Friday, August 6, 2010

Ear lock !

I really wasn’t expecting it, but this dedicated divers’ blog has had 157 visits (and counting) in one month of being online. I am quite impressed, to be honest. However, I would like to appeal to all of you out there who are reading this blog to join in the discussion through the comment section. I would like this place to become an exchange of stories, ideas, experiences, knowledge and more. I want it to become relevant as a discussion board for people who have dived in Malta, or plan to do so at some point in the future.
And so, on the headline topic – ear pain while diving, inability to equalize and the horrible sensation once you surface. I recently did two dives in one day in Gozo, the Billinghurst Cave and a boat dive in San Dimitri, the next bit of headland past Dwejra. I will soon publish blog articles about both once I have the pictures. The first dive was fantastic, but the second became mighty uncomfortable as I could not equalize beyond the 18-metre marker.
San Dimitri is a beautiful dive, fantastic for underwater topography and marine life, and so I managed to carry on with the dive at half the depth of the party, hanging around above them at the mentioned depth.
It hasn’t happened to me that often. I was fine, equalizing as I went, but once I got to 18 metres, I just couldn’t equalize my left ear. I kept on getting the whining sound and it literally felt like my inner ear wanted to explode. I tried ascending to 12 and then 10 metres, and it cleared up, but as soon as I got down to 18 metres, the same happened again.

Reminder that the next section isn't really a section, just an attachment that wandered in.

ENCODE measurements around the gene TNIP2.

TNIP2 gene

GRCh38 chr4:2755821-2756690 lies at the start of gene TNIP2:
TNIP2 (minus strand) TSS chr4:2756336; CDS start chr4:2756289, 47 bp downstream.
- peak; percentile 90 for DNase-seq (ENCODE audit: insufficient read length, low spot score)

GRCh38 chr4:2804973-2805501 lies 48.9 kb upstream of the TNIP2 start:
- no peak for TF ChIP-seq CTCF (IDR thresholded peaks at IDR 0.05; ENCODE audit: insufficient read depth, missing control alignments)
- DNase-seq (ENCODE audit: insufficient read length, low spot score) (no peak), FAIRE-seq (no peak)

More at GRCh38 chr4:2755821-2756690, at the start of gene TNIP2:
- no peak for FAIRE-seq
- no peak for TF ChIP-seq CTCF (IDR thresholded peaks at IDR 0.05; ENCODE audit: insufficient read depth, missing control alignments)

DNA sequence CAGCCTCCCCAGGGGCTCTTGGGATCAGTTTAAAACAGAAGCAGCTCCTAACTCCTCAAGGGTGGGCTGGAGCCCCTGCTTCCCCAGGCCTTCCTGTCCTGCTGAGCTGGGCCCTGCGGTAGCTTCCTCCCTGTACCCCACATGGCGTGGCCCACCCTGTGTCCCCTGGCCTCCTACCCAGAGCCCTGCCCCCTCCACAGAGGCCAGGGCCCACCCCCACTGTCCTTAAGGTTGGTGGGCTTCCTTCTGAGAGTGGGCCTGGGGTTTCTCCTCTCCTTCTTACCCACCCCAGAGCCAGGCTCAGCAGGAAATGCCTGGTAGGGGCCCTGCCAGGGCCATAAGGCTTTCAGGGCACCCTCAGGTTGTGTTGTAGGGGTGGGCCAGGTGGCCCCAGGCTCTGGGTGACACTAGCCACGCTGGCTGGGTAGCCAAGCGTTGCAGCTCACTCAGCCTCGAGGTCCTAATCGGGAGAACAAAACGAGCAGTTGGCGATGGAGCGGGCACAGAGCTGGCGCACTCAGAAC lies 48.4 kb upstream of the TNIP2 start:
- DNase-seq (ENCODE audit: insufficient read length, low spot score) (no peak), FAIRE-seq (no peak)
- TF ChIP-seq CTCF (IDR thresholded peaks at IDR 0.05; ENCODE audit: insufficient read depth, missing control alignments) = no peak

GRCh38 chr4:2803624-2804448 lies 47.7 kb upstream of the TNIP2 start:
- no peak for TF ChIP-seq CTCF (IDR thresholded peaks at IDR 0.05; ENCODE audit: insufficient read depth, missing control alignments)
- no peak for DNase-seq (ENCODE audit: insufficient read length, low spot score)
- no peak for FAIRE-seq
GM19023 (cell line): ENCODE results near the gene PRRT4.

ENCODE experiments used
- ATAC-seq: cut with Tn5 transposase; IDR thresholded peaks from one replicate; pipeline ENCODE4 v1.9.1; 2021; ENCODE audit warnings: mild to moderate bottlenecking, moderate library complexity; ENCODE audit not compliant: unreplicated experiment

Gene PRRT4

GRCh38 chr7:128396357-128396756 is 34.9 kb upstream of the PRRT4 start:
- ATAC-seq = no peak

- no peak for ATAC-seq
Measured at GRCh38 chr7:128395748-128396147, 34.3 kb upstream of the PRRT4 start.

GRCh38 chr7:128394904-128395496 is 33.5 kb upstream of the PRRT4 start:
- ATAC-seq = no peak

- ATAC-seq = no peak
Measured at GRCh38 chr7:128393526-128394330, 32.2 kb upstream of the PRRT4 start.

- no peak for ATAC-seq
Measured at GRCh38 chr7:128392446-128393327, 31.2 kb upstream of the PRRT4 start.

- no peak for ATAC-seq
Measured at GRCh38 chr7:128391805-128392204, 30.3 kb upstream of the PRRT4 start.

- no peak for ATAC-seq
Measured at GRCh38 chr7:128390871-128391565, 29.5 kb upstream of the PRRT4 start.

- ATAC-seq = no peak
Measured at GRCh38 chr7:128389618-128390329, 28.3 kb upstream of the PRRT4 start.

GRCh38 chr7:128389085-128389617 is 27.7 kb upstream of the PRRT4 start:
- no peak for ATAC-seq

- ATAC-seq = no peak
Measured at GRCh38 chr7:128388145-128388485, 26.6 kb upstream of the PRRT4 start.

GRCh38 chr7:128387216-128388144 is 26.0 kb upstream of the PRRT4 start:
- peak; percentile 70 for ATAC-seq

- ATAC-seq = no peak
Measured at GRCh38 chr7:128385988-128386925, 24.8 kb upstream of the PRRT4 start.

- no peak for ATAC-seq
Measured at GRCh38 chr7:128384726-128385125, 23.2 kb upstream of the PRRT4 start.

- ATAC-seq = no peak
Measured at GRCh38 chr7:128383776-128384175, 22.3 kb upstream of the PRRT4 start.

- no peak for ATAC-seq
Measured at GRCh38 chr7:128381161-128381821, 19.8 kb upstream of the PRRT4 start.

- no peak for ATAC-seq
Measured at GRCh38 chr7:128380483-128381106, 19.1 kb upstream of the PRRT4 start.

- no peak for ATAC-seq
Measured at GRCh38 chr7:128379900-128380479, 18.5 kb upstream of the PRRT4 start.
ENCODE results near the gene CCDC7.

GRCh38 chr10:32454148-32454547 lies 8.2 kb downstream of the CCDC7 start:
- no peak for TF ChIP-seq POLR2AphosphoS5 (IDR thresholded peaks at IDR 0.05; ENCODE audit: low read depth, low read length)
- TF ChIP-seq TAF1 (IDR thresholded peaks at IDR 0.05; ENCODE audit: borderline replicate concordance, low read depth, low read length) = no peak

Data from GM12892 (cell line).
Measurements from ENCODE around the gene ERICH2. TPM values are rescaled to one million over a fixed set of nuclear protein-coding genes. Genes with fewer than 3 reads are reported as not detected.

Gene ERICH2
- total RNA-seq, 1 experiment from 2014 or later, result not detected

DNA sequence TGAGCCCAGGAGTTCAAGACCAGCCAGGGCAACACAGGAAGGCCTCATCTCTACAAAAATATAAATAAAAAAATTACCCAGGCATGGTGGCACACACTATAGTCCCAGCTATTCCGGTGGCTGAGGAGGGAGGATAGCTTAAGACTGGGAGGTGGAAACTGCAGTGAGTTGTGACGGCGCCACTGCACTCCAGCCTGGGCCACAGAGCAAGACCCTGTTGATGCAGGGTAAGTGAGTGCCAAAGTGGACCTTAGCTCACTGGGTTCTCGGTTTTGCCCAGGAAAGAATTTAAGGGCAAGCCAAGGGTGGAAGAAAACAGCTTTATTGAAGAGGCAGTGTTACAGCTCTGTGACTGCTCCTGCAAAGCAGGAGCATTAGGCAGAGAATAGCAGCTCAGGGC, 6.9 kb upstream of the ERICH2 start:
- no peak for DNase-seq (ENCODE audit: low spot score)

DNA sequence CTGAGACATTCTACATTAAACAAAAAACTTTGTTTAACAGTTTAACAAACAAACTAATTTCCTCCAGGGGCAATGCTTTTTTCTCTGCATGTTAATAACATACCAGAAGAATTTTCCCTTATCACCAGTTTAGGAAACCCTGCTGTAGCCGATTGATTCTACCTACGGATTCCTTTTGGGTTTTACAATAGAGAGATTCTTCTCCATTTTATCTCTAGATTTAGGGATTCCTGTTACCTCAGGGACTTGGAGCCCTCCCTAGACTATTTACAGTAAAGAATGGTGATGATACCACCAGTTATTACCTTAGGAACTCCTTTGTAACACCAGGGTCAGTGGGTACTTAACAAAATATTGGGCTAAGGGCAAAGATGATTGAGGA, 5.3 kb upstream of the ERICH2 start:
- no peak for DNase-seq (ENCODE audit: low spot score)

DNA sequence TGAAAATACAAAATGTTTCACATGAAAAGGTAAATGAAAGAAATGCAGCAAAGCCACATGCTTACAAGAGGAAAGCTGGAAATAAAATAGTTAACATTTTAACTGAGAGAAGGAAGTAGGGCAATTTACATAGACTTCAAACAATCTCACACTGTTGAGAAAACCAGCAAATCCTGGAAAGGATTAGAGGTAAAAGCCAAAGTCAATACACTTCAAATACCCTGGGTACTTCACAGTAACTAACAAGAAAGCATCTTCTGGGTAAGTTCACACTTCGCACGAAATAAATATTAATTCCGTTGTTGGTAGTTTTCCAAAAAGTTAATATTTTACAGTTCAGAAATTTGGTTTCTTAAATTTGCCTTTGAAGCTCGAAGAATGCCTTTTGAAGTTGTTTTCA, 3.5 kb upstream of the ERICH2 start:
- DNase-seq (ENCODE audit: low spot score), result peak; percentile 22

As mentioned, I carried on the dive at a safe depth and eventually surfaced for the boat ride back. It literally felt like I had a pair of chimes in my left ear, and as time passed, it began to hurt like mad. This, of course, brought on a crushing headache. To be frank, I was worried, and I asked Jason – an experienced diver in our crew – what his assessment was. He simply said, don’t equalize on shore, don’t stick your fingers in your ear and take a decongestant once you get home.
It seems I was lucky, my ear just wouldn’t equalize and the eustachian tube (in the inner ear), which links the ear to the throat became irritated and swollen as a result. This created the false ringing in my ears and the pain and noise is similar to what people with sinus problems experienced. After getting off the ferry and driving home, I immediately took a cold and flu tablet and the pain stopped within 20 minutes (and it was indeed painful).
I decided to wait it out and was fully prepared to go to the doctor’s at some point, but then, about two hours later, I stood up and ‘POP’ it went. Back to normal, perfect hearing and no chime ringing.  But it could have been worse.

Diving Ear Pain
Ear pain occurs during the descent portion of a dive as the diver drops deeper underwater. As the diver descends in the water, water pressure increases on the external surface of the ear drum (tympanic membrane). To counterbalance this pressure, the air pressure must reach the inner surface of the ear drum. To do this, the Eustachian tube will open and allow the pressure behind the eardrum to equalize with the outside pressure of the seawater in the ear canal. But, if the Eustachian tube can't open, then as the seawater pressure in the ear canal increases, the eardrum is forced inward, inflaming the eardrum and causing pain. If the pain is ignored and the diver drops deeper, the pressure will continue to increase and the eardrum may burst (rupture). Cold seawater will then rush into the middle ear causing nausea, vomiting, and dizziness.

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